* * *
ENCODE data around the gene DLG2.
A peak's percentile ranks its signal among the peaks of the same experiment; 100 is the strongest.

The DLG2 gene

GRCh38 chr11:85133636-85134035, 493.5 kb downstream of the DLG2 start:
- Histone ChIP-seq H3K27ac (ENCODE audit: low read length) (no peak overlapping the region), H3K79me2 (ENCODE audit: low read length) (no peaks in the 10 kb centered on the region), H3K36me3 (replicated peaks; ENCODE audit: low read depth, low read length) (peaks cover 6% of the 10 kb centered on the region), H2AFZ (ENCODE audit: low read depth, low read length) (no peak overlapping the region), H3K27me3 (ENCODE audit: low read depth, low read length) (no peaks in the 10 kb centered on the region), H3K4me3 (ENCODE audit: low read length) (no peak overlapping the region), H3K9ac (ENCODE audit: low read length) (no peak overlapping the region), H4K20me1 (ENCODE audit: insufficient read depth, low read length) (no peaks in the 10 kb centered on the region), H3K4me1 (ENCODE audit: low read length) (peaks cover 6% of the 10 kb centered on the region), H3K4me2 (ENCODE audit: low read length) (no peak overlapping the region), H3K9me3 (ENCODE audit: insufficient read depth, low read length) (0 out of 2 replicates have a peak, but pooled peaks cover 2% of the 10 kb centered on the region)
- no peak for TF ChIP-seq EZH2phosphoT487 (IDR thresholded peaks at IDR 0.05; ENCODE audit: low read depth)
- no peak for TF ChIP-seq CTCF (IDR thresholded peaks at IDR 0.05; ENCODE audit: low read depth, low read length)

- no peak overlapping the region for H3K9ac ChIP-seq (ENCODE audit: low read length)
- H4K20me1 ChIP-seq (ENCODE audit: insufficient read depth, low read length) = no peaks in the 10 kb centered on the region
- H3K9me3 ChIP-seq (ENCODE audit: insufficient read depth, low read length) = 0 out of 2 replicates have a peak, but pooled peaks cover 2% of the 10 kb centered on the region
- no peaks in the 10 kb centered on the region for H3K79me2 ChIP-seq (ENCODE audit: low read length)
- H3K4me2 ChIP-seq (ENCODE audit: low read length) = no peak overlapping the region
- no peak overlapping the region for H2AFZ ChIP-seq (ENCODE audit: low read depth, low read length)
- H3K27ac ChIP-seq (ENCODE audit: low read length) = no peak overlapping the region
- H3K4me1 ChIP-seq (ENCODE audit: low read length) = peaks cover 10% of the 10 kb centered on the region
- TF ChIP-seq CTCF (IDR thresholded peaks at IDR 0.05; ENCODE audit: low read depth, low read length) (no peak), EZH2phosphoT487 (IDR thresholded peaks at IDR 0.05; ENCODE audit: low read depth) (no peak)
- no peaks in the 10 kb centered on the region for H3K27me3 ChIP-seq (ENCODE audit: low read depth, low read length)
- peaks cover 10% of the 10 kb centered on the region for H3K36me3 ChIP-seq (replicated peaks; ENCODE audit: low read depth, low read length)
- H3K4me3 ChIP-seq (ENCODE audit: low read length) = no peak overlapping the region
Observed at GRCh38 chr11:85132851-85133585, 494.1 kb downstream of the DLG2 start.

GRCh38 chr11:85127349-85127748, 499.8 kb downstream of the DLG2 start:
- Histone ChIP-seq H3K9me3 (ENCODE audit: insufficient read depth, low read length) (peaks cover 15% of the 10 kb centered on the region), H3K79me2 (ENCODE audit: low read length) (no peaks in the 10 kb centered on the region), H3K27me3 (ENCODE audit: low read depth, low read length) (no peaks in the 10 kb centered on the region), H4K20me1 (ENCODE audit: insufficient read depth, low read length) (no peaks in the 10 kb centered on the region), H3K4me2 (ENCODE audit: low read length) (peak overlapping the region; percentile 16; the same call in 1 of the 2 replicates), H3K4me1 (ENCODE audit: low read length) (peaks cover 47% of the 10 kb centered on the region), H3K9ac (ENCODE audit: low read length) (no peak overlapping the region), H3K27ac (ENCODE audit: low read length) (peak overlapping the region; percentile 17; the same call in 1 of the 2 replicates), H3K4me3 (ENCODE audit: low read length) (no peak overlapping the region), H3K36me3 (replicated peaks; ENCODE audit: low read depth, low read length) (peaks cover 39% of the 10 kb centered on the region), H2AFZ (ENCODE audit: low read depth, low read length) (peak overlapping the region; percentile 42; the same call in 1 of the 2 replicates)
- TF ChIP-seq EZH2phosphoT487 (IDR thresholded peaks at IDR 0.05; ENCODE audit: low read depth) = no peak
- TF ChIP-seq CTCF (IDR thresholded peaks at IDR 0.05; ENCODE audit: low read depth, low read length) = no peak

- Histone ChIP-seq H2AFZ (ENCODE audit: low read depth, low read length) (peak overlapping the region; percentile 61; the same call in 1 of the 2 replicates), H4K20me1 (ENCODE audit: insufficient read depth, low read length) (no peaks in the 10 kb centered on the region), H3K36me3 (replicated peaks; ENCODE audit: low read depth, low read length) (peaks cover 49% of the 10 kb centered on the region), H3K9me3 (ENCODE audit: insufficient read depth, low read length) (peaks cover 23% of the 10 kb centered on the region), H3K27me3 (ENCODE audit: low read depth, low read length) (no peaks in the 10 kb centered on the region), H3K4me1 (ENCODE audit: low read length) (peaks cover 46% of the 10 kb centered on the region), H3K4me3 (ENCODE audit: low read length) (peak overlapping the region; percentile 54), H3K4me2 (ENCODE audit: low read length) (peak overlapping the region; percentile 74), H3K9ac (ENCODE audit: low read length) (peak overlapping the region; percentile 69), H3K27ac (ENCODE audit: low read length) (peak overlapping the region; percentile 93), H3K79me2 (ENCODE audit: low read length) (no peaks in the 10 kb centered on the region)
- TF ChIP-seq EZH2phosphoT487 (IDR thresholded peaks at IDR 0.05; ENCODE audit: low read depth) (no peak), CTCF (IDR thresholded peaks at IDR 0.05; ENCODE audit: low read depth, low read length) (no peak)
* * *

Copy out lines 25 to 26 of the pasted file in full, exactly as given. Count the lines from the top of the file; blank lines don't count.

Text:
- Histone ChIP-seq H2AFZ (ENCODE audit: low read depth, low read length) (peak overlapping the region; percentile 61; the same call in 1 of the 2 replicates), H4K20me1 (ENCODE audit: insufficient read depth, low read length) (no peaks in the 10 kb centered on the region), H3K36me3 (replicated peaks; ENCODE audit: low read depth, low read length) (peaks cover 49% of the 10 kb centered on the region), H3K9me3 (ENCODE audit: insufficient read depth, low read length) (peaks cover 23% of the 10 kb centered on the region), H3K27me3 (ENCODE audit: low read depth, low read length) (no peaks in the 10 kb centered on the region), H3K4me1 (ENCODE audit: low read length) (peaks cover 46% of the 10 kb centered on the region), H3K4me3 (ENCODE audit: low read length) (peak overlapping the region; percentile 54), H3K4me2 (ENCODE audit: low read length) (peak overlapping the region; percentile 74), H3K9ac (ENCODE audit: low read length) (peak overlapping the region; percentile 69), H3K27ac (ENCODE audit: low read length) (peak overlapping the region; percentile 93), H3K79me2 (ENCODE audit: low read length) (no peaks in the 10 kb centered on the region)
- TF ChIP-seq EZH2phosphoT487 (IDR thresholded peaks at IDR 0.05; ENCODE audit: low read depth) (no peak), CTCF (IDR thresholded peaks at IDR 0.05; ENCODE audit: low read depth, low read length) (no peak)